Jun 26-01

Past-E-Mail: Cam Notes - 2001: June: Jun 26-01
Leftover dandelions    ...scroll down to share comments
photo by Takashi Aoki

Charlie at Pasty Central on Tuesday, June 26, 2001 - 10:33 am:

Yesterday along M-26 up in the Keweenaw it looked like a snow storm - even though it was around 90. The air was filled with fluffy, some from the dandelions, some from trees my wife calls "cottonwood" (not sure if that's the correct name). Do we have any MTU Forestry folks out there?

By Alice, California on Tuesday, June 26, 2001 - 11:08 am:

Now this looks like a Calendar nominee! Beautiful.

By Angel, Wisconsin on Tuesday, June 26, 2001 - 02:21 pm:

Hey Taka, good job. It reminds me a bit of the reflecting disco balls....Happy summer!

By The Northwoods Nomad, Hancock, MI on Tuesday, June 26, 2001 - 04:14 pm:

Just a side note. As far as the tempature on the 26th is concerned, it was hotter here then the majority of the south (Louisana, the Carolinas, Georgia etc.) and in some cases 20 degrees warmer. Not the norm in the Cooper Country but I'm not complaining. I love it!

By Andrew, Biology student at MTU on Tuesday, June 26, 2001 - 04:20 pm:

Your wife may be right, most likely the pollen is from trees in the family Salicaceae, which includes Aspen, Willows, and the Cottonwood along with others. Great picture!!

By Karolina/Pining Yooper in TrollLand on Tuesday, June 26, 2001 - 06:17 pm:

Cottonwood is the correct common name, Populus Deltoides:Marshall is in the willow "family", growing in Michigan.

Can get as tall as 100feet, very straight trunk, diameter of 6 feet when mature, pyramid shaped leaf crown. Big Tree!

The seed pod/capsule is filled with the fuzzy white seeds - which can really look like a snowbank up against a wall or sheltered area. The pods open just like the "regular" cotton bush pods, but they are only about 1/10th the size of a regular cotton pod. The pods open and dry into very sharp pointed sections which, if stepped on barefoot, can be quite painful. In TrollLand, these trees are considered nuisance because roots grow into sewer and waterlines, and will have huge surface roots that prohibit mowing near them, just like the "weeping willow". The fuzzies give fussy homeowners a pile to sweep about.

The tree doesn't make a very good telephone pole or firewood because it's a softwood. They grow very quickly and like swampy wetlands.

By Yooper-soon-to-be-again - Reston VA on Tuesday, June 26, 2001 - 07:01 pm:

Looks like angel hair! Hey, I'm leaving VA to get away from the heat - well, mostly the traffic, but the heat too. So, cut that out!

By Ken from da UP on Tuesday, June 26, 2001 - 11:58 pm:

Isn't a tree that loses it's leaves in the fall considered a 'hardwood'? The softwoods are the evergreens, pine, balsam, cedar etc, 'eh? I'm guessing the tamarack is a hardwood because of losing it's leaves (needles). It's an oddball, but I think they're pretty in the fall and in the spring.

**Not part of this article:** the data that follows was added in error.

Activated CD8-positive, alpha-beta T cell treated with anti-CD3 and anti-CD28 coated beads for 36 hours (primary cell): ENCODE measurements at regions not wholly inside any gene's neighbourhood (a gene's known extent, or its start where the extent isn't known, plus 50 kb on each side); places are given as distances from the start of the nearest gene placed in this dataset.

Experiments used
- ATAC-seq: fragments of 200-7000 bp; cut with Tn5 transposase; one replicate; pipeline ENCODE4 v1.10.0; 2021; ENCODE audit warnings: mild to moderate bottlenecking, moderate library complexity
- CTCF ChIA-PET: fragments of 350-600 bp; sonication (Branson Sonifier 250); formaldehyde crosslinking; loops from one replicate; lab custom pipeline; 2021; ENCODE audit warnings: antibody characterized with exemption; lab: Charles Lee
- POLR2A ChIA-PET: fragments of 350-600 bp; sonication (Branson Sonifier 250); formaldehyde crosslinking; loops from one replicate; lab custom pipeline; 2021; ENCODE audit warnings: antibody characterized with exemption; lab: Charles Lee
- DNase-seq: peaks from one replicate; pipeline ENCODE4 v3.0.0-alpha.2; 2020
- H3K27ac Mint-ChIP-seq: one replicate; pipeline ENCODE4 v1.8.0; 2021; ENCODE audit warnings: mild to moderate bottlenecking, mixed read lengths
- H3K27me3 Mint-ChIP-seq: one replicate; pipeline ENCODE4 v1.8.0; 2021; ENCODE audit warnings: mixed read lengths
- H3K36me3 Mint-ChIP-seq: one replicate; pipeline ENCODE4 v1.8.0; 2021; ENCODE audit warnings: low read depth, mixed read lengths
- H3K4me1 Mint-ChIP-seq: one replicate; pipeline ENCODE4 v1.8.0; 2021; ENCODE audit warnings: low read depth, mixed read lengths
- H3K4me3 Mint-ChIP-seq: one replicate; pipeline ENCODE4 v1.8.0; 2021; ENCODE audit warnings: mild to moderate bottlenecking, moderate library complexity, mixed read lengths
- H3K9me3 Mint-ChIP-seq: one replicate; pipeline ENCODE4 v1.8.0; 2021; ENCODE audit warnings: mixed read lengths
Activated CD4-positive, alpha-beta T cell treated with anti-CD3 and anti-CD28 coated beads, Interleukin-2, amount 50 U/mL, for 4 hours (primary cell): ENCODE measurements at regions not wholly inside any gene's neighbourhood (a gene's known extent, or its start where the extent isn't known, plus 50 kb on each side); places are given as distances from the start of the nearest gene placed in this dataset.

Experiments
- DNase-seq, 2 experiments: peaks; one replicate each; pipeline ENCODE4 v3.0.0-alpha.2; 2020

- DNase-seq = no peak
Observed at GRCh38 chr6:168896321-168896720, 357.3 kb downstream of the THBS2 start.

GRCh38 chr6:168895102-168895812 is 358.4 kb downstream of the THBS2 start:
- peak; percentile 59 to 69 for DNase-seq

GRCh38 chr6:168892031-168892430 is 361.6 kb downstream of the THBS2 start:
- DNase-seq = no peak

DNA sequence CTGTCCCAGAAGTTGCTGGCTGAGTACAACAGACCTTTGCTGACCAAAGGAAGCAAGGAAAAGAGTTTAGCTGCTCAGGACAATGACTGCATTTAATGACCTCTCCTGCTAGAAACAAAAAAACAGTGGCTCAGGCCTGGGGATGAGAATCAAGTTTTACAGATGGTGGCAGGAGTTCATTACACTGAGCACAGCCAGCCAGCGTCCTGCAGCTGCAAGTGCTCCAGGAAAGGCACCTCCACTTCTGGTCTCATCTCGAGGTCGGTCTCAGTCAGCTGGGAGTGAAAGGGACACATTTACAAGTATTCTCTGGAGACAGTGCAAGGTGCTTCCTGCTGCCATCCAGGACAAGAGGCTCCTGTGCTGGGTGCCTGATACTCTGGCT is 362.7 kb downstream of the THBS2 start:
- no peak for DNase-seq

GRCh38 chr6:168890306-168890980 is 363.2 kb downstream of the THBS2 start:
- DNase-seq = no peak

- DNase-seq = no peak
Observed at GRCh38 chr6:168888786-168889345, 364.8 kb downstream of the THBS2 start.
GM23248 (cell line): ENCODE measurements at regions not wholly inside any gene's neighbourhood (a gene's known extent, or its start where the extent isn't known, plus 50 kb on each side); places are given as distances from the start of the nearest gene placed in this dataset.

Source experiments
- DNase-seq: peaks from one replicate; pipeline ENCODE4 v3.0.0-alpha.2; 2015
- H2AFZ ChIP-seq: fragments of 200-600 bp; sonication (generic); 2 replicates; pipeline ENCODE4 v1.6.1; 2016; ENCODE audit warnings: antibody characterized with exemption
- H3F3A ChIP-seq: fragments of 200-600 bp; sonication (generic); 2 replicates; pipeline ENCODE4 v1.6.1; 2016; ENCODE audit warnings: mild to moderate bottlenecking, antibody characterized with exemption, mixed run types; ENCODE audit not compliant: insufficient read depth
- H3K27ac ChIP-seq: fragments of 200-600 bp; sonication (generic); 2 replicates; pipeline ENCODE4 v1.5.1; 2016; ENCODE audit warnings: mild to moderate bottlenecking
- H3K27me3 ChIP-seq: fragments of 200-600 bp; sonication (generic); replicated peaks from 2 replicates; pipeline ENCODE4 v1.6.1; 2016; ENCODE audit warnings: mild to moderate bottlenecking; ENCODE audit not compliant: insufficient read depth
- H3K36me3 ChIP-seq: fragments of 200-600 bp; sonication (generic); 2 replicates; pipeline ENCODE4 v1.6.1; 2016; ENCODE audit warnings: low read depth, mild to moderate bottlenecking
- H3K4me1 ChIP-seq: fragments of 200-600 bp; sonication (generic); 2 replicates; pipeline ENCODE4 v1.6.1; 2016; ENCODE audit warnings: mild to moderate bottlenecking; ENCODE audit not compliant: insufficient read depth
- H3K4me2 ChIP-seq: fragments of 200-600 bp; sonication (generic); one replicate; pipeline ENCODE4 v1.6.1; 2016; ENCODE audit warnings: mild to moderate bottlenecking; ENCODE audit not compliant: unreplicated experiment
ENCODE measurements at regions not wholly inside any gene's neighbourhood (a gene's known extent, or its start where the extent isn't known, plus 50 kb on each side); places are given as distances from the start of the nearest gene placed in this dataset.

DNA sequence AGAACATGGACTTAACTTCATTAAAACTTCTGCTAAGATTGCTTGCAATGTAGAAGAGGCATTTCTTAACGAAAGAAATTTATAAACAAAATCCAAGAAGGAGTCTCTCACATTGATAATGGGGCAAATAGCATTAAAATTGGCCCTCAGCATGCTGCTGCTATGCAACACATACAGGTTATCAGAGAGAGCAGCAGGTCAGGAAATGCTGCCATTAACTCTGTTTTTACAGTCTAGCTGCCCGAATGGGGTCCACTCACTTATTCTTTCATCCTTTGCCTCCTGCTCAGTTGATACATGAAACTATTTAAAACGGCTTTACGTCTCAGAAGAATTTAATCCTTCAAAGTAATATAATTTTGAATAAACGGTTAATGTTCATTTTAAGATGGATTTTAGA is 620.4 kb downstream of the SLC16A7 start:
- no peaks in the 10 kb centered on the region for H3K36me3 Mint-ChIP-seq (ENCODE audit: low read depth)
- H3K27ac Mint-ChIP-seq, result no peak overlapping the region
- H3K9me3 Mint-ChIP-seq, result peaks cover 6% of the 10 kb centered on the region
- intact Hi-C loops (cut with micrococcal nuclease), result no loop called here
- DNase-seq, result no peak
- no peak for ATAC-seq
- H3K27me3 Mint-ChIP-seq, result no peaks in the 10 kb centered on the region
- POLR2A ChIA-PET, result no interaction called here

By Charlie at Pasty Central on Wednesday, June 27, 2001 - 08:34 am:

If you enjoy the Pasty Cam and would like a more in-depth experience of life in the U.P., I highly recommend the Journal at A View From the Field. Sharon Smith shares pictures and comments from the perspective of a summer resident and her love affair with the Keweenaw.

A recent shot from Sharon's website goes well with the Pasty Cam pic above:

photo by Sharon Smith

By Granny, Southern Yooper on Wednesday, June 27, 2001 - 10:16 am:

Isn't this just great, we can find beauty in a noxious weed! Beauty is everywhere if we think of it as beautiful. However, my neighbor planted a "silver maple" in his back yard, first maple I ever saw that the seed pods break open, form into fluffy white balls, and clog my lawn mower. This cottonwood, popple, or poplar does not make me see beauty!

By Dawn Brumm Marmor, Oregon on Thursday, June 28, 2001 - 02:06 pm:

Cottonwood, etc. is actually softer, I believe, than many/most conifers (needle trees, which I have never heard called softwood, maybe because I do not do woodworking). People use pine paneling, not willow. And, as any good yooper knows, the hardest wood makes the best firewood. Here in the west where we do not have maple (except in the neighbor's yard) or yellow birch, we use larch/tamarack as the best wood. The only thing cottonwood is good for is keeping the fire going when you don't want heat and don't mind a LOT of ash (for spring & fall afternoons before the evening chill sets in).

By jj, maine on Wednesday, October 22, 2003 - 08:47 am:

is it possible to get pictures of deciduous tree seed pods. it is for a school project

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